As used herein, the term "substantially rigid" is intended to mean that the material of construction is able to support itself in a predetermined configuration and to remain substantially in this configuration against the influence of bending forces such as those imposed by the wind typically encountered under highway conditions. Yet, the material should be sufficiently resilient to enable temporary deformation for purposes which will be described below and biased to return to the original configuration.
Display panels 20 extend downwardly as viewed in FIG. 1 from the marginal edges 14 of the spine 12 and like the spine are substantially rigid. The panels 20 each include an outer end edge 22, an inner end edge 24, an upper marginal edge 25 which is connected to the marginal edges 14 of the spine 12, and a lower marginal edge 26. The panels 20 are preferably rectangular, have substantially the same dimensions, and are positioned with respect to one another so that the outer end edges 22 define an outer end edge plane and the inner end edges 24 define an inner end edge plane, both planes being substantially perpendicular to the planes of the panels.
As best seen in FIGS. 3 and 4, the panels 20 are generally parallel but converge somewhat towards their lower marginal edges 26 so that the same are disposed closely adjacent or in contact with one another. The panels 20 are biased to remain in their converging relationship, but are resiliently spreadable for a purpose to be described.
In one form of the invention, the sign is hooked over an upper edge 31 of a vehicle window 40 through the provision of a spine extension 27 as shown in FIG. 1 which disposes an end edge 18 of the spine at a laterally spaced position with respect to the inner end edges 24 of the panels. A tongue 28 extends downwardly from the end edge 18 of the spine 12 and defines a bearing surface 30 which is disposed to face the end edges 24 of the panels 20. The tongue 28 terminates in a lower edge 32 spaced from the spine 12 and is preferably configured to converge towards the end edges 24 in the direction of its lower edge 32.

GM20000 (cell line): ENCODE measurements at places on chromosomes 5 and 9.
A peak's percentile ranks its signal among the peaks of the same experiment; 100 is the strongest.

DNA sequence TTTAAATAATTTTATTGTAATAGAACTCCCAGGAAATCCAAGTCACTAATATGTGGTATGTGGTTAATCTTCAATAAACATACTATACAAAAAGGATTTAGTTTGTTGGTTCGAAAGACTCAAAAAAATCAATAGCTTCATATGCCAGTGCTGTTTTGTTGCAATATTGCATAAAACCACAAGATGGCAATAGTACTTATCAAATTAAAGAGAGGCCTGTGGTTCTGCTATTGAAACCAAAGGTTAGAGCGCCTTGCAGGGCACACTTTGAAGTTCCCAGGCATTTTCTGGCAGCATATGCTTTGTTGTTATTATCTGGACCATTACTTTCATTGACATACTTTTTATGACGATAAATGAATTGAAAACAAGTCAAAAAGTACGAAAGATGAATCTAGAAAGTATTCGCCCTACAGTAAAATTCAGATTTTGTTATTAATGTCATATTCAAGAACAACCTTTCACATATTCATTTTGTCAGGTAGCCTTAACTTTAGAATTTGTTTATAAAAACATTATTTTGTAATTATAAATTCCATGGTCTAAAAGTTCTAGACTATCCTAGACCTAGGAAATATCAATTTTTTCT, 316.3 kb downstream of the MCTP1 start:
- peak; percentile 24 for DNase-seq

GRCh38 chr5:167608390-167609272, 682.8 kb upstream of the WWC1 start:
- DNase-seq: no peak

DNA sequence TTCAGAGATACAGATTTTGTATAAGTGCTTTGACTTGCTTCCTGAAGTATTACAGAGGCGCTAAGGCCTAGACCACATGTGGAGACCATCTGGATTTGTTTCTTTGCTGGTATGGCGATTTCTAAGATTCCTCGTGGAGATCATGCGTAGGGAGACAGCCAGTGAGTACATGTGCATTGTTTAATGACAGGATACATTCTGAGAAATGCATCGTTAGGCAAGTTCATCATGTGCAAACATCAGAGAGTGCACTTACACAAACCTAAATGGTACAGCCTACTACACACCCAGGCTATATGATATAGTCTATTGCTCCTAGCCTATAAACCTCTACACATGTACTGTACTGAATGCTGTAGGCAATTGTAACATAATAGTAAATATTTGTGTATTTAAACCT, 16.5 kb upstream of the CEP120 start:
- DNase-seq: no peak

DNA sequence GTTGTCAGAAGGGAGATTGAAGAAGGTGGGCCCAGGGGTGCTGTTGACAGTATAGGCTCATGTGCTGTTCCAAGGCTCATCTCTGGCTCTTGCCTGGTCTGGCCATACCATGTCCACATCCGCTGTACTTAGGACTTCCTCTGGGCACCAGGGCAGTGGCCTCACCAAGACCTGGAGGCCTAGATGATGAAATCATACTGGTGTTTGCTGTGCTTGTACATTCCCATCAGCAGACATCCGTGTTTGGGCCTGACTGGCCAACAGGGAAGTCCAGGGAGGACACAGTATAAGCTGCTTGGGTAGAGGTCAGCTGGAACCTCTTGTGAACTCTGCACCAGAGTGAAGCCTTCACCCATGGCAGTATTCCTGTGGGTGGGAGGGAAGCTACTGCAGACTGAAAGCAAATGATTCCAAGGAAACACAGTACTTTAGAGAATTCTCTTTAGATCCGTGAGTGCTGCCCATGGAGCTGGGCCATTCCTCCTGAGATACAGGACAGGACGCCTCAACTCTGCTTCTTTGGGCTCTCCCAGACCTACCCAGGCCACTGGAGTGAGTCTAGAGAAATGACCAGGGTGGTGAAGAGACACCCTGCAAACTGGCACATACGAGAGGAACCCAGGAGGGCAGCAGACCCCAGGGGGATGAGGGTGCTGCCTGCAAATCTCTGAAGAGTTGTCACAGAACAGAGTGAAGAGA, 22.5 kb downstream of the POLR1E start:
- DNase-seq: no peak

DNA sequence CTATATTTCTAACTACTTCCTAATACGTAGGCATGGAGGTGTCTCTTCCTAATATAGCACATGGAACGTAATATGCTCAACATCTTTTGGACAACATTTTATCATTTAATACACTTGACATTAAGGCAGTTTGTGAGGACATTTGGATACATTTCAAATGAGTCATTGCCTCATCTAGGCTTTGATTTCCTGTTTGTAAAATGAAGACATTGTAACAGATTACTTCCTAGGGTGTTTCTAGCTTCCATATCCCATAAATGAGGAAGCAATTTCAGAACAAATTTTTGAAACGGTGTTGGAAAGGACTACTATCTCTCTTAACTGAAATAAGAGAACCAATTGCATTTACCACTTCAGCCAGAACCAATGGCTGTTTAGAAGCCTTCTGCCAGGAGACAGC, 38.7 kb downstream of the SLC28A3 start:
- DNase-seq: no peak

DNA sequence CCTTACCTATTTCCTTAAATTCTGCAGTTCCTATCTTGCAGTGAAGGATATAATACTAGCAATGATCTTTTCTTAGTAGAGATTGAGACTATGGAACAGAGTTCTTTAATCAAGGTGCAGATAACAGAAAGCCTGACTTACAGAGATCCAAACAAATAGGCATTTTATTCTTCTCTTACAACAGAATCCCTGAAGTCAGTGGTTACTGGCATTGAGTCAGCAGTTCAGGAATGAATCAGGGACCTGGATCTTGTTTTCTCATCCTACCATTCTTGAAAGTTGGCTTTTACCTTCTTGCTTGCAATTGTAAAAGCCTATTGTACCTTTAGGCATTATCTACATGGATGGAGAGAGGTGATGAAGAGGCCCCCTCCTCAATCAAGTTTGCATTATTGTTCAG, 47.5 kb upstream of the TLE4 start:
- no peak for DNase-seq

A gap or slot 34 is defined between the bearing surface 30 of the tongue 28 and the end edges 24 of the panels 20, in which the upper edge 31 of the vehicle window 40 is received. It is noted that the lower edge 32 of the tongue 28 is positioned closely adjacent or in contact with the end edges 24 of the panels 20. Also, the tongue 30 is preferably resiliently biased toward the end edges 24 in order to enable insertion of the upper edge 31 in the gap 34 and, depending on the spacing between the lower edge 32 and the end edges 24, to ensure that at least some portion of the bearing surface 30 bears against the inside surface of the window when the edge is positioned in the gap 34. Furthermore, it is noted that the end edges 24 in the illustrated embodiment are engaged against the outer surface of the window 40 in a manner which supports the panels 20 in an outwardly disposed orientation relative to the window. Thus, the sign is supported against deflection or pivotal movement in a direction generally perpendicular to the planes of the panels, as may be induced by the wind generated from passing vehicles, for example.